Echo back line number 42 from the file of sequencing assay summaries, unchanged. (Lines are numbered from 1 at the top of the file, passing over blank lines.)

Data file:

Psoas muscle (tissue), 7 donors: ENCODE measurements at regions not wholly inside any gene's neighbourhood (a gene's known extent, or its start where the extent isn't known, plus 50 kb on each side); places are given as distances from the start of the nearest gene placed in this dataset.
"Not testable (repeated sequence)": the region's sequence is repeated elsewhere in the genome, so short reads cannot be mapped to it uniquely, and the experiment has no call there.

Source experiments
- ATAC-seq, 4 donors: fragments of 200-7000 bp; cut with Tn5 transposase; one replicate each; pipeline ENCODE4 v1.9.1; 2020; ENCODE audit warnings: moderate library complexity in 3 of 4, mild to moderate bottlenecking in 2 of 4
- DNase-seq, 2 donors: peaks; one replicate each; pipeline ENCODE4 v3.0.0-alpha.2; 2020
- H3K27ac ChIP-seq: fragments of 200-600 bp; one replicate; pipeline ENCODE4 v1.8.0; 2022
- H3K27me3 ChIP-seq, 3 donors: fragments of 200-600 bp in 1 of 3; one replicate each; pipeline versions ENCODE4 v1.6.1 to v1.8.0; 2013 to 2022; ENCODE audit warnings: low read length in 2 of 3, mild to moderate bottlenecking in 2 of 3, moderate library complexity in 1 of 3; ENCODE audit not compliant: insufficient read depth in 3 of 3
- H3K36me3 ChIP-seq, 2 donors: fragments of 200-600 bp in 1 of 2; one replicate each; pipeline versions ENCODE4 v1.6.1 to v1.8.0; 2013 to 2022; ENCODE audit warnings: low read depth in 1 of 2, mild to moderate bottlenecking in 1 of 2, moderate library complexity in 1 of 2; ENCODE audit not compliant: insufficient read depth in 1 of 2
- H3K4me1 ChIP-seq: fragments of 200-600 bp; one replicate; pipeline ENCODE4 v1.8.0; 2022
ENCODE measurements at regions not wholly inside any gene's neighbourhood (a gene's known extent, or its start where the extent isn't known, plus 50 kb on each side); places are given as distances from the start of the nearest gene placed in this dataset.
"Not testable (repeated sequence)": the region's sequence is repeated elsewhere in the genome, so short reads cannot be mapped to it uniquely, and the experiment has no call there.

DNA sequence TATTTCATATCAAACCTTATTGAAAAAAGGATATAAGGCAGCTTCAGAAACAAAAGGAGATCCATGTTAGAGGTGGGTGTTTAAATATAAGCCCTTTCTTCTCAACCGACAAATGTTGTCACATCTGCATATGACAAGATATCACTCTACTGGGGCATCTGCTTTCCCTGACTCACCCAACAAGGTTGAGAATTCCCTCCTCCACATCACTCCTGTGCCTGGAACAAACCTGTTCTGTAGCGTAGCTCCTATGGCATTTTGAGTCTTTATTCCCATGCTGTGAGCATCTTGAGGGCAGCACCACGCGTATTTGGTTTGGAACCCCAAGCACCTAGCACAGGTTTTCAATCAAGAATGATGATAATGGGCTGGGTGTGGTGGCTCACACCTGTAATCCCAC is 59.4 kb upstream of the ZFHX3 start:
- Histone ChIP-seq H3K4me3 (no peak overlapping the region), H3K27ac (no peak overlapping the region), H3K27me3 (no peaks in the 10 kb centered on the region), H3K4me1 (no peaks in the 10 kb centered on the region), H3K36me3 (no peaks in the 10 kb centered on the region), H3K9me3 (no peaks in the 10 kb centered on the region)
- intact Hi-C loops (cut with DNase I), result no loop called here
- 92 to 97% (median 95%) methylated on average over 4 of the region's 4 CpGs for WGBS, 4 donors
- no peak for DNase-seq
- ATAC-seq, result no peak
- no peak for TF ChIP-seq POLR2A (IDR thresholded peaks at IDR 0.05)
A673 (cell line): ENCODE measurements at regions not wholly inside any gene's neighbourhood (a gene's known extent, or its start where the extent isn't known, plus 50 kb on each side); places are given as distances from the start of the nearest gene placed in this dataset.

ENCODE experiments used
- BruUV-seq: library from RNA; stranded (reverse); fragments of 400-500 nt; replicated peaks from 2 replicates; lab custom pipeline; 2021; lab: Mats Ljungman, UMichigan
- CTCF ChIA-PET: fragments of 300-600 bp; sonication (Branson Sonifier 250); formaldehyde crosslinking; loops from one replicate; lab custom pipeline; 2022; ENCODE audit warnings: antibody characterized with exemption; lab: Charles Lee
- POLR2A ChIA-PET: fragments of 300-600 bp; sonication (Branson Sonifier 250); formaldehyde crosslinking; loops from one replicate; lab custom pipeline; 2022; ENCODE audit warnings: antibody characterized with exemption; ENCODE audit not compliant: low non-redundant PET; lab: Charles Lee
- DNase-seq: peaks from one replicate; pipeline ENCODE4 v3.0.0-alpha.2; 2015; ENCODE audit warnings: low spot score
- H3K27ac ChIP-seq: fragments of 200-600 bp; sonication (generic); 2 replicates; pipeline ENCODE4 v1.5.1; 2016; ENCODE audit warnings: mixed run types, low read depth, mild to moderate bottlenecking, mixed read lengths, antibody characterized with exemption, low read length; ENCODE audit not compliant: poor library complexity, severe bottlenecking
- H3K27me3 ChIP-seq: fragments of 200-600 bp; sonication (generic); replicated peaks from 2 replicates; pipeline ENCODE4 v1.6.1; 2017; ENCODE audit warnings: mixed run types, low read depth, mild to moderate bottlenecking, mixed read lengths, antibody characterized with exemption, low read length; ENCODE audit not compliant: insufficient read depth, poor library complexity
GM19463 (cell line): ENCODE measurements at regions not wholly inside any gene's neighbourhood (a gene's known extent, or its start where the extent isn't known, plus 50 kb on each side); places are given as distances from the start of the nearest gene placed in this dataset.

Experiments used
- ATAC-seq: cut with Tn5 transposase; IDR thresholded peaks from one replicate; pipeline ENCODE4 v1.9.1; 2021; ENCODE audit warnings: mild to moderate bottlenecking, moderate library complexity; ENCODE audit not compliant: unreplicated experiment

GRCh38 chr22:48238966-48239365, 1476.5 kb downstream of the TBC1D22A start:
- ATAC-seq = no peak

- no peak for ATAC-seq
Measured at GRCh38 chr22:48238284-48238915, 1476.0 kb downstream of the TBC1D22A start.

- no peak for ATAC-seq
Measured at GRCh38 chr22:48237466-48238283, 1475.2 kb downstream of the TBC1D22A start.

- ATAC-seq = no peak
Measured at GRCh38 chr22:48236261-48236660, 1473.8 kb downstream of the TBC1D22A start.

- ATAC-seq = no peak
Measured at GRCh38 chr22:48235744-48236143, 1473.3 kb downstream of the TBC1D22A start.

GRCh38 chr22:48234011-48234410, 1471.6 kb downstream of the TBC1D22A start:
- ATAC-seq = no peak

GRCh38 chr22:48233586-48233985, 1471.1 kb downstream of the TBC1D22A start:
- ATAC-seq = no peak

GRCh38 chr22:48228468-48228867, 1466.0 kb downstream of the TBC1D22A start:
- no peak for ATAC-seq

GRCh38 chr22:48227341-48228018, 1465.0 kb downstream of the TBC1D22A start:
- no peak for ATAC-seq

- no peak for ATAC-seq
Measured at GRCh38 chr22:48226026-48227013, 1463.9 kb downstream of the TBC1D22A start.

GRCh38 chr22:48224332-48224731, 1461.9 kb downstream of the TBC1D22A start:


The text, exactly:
GRCh38 chr22:48233586-48233985, 1471.1 kb downstream of the TBC1D22A start: